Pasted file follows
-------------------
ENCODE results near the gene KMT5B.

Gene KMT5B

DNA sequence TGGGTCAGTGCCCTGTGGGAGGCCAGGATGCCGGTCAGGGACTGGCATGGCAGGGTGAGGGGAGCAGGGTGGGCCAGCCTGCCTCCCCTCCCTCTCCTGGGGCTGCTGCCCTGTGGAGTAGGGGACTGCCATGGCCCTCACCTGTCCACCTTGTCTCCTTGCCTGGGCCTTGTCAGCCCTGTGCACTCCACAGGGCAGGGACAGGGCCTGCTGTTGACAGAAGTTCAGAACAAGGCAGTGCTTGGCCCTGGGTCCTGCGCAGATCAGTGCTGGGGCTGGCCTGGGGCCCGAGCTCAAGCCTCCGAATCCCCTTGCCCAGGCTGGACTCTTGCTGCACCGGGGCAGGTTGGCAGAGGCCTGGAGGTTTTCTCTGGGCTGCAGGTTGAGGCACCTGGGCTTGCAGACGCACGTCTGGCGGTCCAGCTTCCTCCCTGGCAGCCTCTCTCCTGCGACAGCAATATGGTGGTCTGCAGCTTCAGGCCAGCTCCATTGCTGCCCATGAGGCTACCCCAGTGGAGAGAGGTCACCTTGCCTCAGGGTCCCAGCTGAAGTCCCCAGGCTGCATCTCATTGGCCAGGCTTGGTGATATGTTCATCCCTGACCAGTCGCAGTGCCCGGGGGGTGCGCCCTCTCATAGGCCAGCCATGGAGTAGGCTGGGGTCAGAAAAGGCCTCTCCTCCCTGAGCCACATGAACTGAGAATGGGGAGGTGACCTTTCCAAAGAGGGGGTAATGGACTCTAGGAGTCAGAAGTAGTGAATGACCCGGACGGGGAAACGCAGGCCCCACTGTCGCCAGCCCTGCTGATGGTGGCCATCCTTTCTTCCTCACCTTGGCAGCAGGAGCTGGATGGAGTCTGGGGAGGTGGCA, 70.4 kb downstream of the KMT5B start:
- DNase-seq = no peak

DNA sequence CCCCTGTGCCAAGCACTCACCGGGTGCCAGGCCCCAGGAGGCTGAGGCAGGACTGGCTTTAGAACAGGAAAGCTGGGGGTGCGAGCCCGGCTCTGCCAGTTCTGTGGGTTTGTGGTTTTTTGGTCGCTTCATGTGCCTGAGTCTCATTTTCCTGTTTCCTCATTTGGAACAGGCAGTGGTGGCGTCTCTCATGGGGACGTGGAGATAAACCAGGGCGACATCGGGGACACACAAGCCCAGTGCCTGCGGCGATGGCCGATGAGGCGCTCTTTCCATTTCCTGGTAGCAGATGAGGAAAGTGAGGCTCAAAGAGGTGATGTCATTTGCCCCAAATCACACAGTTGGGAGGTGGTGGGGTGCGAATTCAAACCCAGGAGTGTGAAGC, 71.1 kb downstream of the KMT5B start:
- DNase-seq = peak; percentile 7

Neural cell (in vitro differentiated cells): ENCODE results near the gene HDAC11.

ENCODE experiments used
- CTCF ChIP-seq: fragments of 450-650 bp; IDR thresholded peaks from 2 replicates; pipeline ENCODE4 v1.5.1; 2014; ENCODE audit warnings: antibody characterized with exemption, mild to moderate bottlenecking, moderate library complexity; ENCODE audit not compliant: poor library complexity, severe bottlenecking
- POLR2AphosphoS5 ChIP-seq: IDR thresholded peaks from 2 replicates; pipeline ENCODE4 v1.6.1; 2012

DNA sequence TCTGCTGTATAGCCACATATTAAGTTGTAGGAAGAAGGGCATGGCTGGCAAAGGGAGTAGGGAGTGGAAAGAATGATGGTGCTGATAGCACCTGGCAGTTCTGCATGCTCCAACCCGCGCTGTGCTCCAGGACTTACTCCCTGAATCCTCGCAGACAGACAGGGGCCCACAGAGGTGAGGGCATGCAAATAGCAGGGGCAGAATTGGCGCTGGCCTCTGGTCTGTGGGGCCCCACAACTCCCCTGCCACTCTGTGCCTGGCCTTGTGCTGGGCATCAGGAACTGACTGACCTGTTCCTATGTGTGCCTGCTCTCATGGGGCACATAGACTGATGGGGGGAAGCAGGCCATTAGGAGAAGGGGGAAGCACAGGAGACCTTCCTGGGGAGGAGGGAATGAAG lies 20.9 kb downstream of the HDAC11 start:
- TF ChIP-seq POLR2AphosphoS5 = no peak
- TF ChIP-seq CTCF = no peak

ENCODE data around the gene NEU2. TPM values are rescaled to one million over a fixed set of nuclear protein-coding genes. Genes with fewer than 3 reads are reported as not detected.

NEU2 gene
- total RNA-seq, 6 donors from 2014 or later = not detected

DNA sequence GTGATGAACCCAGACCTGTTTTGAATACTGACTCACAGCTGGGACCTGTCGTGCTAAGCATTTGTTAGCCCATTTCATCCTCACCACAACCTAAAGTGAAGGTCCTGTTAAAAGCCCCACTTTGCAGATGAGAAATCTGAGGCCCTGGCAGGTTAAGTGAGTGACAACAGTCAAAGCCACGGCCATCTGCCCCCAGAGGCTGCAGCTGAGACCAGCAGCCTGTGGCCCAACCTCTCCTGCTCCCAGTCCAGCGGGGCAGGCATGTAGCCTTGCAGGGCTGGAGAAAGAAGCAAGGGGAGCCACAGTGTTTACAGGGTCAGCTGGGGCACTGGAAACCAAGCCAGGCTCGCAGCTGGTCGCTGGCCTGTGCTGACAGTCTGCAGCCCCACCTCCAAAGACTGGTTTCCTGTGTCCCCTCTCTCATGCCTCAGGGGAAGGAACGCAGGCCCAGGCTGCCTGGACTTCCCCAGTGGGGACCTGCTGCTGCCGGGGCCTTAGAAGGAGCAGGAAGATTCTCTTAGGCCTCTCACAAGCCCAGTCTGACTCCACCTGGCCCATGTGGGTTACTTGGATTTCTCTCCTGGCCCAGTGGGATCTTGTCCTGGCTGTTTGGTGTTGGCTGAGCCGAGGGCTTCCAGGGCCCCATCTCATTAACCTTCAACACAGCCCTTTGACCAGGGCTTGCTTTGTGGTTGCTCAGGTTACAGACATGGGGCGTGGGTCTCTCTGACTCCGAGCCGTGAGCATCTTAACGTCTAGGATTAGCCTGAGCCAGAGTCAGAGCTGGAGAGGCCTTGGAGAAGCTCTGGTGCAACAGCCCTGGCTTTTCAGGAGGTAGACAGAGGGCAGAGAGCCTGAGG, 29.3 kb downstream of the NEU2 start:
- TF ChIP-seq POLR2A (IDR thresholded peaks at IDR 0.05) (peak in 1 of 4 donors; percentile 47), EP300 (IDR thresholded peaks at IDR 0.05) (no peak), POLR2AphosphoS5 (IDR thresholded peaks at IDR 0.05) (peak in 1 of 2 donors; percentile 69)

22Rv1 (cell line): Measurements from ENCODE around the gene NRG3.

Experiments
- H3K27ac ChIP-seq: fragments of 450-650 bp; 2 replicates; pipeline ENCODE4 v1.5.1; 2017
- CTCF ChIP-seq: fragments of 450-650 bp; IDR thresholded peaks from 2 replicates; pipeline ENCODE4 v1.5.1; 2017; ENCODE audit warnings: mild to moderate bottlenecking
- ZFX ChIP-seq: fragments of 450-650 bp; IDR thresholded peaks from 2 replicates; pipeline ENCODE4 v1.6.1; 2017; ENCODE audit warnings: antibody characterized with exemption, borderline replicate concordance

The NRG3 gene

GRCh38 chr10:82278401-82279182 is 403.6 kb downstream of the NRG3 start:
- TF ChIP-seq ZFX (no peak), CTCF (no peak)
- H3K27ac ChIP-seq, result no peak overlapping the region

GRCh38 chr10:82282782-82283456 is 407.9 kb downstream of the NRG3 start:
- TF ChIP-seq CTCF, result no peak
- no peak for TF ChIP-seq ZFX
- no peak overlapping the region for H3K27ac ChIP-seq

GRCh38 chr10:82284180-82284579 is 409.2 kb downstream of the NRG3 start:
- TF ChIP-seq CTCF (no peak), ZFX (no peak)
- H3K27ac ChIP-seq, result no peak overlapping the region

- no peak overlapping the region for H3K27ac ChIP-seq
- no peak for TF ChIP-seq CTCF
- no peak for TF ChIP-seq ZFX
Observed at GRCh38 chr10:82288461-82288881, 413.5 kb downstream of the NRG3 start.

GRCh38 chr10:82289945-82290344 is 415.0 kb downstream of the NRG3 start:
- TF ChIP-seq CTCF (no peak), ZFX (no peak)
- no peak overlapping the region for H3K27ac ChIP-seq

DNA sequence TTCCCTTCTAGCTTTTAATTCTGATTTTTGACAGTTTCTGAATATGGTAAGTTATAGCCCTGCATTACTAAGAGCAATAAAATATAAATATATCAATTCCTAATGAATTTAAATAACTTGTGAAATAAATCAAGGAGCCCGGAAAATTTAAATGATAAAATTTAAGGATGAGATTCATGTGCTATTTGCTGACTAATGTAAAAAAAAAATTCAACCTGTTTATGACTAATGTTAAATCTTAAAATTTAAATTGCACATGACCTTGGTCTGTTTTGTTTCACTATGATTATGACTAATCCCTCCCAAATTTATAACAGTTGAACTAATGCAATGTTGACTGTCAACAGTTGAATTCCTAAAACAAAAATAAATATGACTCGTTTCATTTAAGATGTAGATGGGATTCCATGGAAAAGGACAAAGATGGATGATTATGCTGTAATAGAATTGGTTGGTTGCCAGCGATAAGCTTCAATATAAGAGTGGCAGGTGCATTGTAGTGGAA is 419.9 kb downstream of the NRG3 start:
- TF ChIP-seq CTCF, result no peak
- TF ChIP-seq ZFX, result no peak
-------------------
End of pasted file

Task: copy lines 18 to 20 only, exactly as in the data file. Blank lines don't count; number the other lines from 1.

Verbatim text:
- TF ChIP-seq POLR2A (IDR thresholded peaks at IDR 0.05) (peak in 1 of 4 donors; percentile 47), EP300 (IDR thresholded peaks at IDR 0.05) (no peak), POLR2AphosphoS5 (IDR thresholded peaks at IDR 0.05) (peak in 1 of 2 donors; percentile 69)

22Rv1 (cell line): Measurements from ENCODE around the gene NRG3.

Experiments